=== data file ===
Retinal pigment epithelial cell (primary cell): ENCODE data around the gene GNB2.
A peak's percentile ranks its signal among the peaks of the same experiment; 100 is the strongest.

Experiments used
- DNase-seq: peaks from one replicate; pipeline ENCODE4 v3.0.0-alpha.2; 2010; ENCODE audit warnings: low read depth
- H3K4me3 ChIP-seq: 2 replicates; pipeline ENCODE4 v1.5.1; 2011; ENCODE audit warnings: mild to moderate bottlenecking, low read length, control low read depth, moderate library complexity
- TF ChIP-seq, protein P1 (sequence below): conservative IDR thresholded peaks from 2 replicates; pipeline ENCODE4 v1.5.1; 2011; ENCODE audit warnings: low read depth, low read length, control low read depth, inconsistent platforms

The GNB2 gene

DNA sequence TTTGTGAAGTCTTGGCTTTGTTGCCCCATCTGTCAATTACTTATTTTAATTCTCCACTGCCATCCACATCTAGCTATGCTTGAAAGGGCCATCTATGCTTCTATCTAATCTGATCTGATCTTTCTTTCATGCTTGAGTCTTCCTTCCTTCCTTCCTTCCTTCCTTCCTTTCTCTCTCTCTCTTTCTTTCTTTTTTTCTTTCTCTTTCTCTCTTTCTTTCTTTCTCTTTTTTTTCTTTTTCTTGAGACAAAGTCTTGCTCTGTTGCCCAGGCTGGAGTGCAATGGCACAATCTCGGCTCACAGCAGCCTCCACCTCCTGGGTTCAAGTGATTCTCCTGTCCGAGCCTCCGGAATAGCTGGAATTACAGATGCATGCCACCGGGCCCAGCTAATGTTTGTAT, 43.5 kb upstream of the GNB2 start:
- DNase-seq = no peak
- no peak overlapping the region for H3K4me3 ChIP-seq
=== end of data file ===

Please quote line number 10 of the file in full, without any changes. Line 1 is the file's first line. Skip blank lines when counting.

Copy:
- no peak overlapping the region for H3K4me3 ChIP-seq